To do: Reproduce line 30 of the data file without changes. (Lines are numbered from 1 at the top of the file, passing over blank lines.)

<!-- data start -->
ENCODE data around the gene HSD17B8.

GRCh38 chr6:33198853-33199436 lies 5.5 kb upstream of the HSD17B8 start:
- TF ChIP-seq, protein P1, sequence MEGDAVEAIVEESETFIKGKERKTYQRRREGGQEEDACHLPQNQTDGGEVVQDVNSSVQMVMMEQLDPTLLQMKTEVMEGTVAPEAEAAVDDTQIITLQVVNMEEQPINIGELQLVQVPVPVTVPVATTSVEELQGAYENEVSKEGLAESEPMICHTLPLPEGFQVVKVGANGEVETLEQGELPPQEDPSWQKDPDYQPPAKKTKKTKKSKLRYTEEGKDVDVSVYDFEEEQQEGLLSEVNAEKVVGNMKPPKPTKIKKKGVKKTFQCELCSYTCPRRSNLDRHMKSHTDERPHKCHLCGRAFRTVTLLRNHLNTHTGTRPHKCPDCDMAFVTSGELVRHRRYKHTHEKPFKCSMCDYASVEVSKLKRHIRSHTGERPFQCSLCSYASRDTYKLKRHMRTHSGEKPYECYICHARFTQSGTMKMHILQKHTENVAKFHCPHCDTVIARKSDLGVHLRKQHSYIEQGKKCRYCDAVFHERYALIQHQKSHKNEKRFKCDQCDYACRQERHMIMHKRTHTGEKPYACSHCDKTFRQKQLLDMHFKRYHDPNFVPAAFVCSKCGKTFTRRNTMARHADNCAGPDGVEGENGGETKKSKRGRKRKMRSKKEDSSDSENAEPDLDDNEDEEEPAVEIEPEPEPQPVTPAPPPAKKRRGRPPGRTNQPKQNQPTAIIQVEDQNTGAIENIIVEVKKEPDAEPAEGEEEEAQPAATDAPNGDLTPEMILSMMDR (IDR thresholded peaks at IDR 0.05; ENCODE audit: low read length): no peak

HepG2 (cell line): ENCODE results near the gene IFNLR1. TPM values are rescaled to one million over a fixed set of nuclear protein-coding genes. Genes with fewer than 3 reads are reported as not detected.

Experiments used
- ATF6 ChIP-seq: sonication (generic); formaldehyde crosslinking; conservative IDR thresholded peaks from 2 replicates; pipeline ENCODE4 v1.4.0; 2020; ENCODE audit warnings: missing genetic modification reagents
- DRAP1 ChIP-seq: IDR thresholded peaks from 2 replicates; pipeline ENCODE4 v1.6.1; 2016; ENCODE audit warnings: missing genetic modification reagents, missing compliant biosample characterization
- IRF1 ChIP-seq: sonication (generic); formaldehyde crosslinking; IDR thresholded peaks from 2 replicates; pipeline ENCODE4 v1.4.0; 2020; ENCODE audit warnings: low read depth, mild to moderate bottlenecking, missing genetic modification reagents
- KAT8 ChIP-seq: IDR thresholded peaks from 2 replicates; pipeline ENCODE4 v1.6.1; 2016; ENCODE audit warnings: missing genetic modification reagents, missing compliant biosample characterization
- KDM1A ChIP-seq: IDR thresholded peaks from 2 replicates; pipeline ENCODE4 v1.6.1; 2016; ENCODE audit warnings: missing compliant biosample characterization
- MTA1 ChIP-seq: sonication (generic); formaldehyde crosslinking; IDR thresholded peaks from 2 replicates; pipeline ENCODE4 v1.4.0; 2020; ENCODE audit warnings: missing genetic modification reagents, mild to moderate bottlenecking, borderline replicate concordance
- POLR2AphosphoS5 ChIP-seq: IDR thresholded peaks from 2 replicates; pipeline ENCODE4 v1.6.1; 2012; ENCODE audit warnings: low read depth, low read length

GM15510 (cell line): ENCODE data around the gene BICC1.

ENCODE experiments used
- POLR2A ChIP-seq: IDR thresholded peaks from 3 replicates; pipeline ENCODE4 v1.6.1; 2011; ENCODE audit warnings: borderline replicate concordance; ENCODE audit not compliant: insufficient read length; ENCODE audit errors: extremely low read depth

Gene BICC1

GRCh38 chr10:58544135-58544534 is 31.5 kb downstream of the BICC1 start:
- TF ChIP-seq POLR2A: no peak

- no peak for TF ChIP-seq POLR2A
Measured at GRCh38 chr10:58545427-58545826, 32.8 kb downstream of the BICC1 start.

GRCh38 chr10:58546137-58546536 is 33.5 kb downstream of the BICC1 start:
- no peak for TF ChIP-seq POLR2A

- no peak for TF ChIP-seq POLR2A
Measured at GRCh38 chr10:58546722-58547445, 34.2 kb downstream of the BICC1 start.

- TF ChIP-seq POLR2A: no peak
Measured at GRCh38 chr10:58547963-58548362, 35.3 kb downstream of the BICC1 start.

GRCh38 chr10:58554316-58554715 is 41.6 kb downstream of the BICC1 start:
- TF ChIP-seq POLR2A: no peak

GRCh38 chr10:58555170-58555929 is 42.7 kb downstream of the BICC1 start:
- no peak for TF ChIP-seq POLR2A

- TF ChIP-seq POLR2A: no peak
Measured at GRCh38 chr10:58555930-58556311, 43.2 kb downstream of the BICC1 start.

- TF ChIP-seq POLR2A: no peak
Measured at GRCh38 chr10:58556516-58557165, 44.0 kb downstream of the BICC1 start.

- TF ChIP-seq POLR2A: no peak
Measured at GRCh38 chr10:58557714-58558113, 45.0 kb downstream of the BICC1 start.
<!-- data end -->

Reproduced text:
- no peak for TF ChIP-seq POLR2A